Several teams have done this against Ohio State over the past two seasons, and they have all suffered as a result. Alvarez and those around the program should never have allowed this attitude to be cultivated. Winning one game is not worth losing two and putting yourself out of the Big Ten race before November.
Were I a coach (and athletic director), there is no way on God's green earth that I would ever allow my school to shoot off fireworks after an upset win in the second Big Ten game of the season. I would have told them, "Put those up, my team has not won anything yet. We should win this game. It is at our house and Ohio State is playing with one arm behind their back with injuries and missing players."
Instead, the players received the message, and the message was, "win this game and our season is complete." The results are obvious. Two games and two losses.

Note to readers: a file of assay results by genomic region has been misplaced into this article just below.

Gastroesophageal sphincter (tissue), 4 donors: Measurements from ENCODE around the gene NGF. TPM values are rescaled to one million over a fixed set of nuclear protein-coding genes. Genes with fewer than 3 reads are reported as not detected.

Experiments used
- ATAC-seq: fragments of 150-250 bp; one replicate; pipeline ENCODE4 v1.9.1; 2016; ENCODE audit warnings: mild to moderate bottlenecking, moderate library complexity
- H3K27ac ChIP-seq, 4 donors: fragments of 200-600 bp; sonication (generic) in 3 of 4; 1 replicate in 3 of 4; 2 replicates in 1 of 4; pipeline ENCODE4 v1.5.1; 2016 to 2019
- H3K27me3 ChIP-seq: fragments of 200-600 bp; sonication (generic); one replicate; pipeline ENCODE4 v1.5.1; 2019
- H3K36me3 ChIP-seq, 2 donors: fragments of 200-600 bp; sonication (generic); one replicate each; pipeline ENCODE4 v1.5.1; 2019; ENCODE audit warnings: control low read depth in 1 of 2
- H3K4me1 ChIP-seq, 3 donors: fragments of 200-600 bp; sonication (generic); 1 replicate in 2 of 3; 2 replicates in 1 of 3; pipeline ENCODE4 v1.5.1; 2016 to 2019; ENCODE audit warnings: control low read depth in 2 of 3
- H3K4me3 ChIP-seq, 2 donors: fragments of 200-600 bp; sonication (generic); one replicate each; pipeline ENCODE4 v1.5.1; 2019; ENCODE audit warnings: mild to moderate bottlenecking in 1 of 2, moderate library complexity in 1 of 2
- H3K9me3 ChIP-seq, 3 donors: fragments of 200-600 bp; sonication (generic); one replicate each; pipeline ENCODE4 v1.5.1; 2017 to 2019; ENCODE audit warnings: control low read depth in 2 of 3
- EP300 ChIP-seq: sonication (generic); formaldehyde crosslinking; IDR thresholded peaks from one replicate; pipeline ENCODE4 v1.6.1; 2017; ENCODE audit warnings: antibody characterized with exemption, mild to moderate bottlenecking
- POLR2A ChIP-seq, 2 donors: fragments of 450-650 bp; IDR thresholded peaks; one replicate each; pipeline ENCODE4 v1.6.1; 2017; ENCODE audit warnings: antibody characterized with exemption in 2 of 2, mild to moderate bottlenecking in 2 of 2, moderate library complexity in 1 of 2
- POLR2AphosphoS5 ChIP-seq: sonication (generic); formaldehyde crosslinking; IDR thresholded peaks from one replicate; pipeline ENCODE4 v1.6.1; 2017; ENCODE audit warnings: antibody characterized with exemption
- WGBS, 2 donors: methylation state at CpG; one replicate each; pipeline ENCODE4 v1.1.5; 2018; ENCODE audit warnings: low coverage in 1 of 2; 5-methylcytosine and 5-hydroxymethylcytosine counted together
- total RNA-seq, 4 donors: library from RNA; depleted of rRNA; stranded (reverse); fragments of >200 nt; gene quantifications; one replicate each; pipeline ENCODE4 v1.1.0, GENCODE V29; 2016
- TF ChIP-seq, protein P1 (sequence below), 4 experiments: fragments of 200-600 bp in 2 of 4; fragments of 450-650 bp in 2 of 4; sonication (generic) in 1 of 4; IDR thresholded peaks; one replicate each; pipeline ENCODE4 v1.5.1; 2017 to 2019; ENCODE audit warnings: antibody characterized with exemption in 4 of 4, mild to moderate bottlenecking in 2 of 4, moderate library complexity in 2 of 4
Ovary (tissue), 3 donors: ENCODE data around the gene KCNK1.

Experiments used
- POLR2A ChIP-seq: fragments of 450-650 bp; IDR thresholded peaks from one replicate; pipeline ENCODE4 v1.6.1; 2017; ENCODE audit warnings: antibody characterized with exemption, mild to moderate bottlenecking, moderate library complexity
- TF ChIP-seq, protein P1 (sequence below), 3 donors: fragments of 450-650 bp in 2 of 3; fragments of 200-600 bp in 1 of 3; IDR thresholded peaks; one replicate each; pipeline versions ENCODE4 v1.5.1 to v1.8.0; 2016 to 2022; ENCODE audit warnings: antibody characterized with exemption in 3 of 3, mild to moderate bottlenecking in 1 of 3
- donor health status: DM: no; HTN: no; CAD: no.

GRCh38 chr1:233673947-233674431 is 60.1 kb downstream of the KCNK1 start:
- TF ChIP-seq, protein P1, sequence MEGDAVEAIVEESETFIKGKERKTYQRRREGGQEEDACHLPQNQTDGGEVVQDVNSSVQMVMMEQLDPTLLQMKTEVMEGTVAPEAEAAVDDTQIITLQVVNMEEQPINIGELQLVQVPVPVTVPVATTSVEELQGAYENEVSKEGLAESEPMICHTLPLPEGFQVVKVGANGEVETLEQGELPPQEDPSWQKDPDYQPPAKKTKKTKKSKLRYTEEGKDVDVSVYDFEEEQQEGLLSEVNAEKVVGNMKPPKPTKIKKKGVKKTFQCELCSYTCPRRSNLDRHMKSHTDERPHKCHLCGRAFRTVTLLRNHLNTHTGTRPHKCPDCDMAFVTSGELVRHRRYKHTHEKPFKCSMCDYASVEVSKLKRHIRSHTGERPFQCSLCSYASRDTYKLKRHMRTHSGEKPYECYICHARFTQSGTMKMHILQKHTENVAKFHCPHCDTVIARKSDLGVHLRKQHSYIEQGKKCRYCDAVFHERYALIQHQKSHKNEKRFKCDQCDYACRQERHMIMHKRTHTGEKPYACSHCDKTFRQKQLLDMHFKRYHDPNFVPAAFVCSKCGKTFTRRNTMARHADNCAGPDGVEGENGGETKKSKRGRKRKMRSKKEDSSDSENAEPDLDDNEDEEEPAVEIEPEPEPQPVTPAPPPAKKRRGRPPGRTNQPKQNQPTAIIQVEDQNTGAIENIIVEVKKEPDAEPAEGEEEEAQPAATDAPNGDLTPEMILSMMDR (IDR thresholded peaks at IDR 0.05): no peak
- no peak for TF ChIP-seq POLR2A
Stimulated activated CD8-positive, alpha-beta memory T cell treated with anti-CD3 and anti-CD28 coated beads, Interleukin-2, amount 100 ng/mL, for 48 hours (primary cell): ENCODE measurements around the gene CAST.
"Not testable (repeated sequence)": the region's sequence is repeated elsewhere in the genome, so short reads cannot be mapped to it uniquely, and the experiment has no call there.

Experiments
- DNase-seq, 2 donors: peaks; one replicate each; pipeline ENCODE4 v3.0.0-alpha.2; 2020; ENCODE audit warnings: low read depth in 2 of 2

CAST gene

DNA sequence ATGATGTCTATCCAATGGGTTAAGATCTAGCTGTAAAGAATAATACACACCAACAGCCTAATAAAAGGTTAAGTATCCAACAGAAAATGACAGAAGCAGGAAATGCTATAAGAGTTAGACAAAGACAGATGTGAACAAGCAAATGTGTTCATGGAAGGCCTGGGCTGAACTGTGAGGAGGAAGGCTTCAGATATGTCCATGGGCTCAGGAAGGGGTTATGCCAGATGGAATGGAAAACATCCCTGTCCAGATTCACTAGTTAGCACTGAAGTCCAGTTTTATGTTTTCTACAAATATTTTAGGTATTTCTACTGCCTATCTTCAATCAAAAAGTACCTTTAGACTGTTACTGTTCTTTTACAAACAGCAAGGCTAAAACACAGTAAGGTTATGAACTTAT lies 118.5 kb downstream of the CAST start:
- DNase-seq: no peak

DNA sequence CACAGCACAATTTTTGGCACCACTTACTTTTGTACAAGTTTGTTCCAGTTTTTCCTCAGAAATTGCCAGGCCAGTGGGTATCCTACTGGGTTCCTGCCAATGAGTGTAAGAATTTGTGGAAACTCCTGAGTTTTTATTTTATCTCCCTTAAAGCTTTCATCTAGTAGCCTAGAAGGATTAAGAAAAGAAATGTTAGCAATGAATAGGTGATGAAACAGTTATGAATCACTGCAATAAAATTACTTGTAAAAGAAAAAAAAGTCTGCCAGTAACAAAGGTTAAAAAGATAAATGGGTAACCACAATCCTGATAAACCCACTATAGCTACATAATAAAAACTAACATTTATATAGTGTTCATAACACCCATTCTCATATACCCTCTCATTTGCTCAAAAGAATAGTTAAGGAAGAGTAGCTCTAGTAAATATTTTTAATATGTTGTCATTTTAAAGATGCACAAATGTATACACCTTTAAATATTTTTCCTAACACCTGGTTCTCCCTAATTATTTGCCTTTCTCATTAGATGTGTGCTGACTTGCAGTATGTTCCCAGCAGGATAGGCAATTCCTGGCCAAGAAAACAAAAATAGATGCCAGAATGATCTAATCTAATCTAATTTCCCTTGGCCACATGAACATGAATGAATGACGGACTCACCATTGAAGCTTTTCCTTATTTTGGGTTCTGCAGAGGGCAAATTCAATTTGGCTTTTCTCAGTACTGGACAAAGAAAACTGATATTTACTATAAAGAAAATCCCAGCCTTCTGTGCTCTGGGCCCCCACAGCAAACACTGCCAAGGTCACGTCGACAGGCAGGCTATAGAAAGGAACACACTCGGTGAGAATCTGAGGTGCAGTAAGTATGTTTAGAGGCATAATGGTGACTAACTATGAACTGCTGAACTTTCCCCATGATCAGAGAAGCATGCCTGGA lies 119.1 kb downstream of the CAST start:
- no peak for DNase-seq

What might have been a championship season has instead become a blown
opportunity for Wisconsin.
Pack your bags Mack Brown
Sure, Texas beat the tar out of yet another patsy. Sure, Mack Brown has brought that program back to a level it has not enjoyed since Royal stopped pacing the sidelines. Sure, Texas is winning 10 games a year.
However, Mack Brown is toast in Austin. It is simply a matter of time. In the last four seasons, he is 0-2 against Arkansas (with one beating administered in the Cotton Bowl and the other in Austin) and 0-4 against Oklahoma in the Red River Rivalry. Those two hated rivals have outscored the Longhorns by a collective 242-88.
To put this in Buckeye terms, imagine John Cooper's loss to Penn State was against Michigan in 1994. Then, imagine Cooper lost another game to Michigan by 50 points in 1998 (after losing three in a row from 1995-1997).
In order to save his job, Brown must not only win out this season, but he must also defeat Oklahoma next season in Dallas.
My money is on Brown being finished at Texas sooner rather than later. The
Austin alums could care less if the media is not thrilled with the idea. After
all, this is the same program that fired Fred Akers, who won two Southwest
Conference championships and 73% of his games. They will simply look for the
first excuse to get rid of him and then boot his rear to the door.